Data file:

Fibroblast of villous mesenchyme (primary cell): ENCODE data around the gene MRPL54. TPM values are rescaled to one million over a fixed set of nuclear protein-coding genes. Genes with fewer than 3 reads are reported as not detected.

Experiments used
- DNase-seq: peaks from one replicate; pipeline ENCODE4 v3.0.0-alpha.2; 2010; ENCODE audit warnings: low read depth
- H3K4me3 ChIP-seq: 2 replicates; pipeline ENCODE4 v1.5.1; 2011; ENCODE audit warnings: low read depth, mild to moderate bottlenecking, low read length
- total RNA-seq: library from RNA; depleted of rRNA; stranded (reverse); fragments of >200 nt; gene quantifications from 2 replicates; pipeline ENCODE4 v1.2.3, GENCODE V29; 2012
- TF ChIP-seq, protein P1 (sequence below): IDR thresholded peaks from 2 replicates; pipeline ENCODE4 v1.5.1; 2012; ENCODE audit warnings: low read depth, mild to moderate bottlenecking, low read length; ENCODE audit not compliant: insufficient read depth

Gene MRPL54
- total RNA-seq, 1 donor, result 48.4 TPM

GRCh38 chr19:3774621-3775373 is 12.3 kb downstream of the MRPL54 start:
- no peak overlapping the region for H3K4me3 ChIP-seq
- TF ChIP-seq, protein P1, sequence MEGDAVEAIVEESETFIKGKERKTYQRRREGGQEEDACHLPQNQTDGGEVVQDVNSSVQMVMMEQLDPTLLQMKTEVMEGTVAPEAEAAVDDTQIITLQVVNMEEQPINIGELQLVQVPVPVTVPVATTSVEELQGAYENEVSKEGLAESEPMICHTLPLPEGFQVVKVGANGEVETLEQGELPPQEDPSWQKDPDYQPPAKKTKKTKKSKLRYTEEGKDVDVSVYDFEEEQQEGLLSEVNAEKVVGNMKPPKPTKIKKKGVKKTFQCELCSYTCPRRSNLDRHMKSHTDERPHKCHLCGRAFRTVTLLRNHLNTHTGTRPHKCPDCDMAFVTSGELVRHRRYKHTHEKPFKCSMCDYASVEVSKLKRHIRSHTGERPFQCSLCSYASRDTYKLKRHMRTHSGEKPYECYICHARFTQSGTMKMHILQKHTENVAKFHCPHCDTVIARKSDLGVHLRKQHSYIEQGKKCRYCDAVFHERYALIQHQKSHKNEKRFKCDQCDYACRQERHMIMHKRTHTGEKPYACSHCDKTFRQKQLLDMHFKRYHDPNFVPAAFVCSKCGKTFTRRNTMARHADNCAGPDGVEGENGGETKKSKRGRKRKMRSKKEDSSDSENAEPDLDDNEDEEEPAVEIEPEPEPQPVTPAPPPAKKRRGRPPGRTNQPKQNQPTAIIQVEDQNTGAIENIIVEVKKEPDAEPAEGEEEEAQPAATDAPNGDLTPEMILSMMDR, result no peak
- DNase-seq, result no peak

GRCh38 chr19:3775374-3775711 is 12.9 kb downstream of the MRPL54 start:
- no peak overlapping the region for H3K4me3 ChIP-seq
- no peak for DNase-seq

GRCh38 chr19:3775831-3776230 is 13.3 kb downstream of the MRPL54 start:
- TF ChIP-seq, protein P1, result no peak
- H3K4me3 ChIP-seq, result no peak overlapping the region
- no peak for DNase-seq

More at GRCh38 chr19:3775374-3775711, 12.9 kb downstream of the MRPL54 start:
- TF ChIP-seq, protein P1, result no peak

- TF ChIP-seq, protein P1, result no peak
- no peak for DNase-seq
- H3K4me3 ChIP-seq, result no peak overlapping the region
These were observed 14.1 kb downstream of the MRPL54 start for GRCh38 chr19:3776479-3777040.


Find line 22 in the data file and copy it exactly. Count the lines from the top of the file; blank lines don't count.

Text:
- TF ChIP-seq, protein P1, result no peak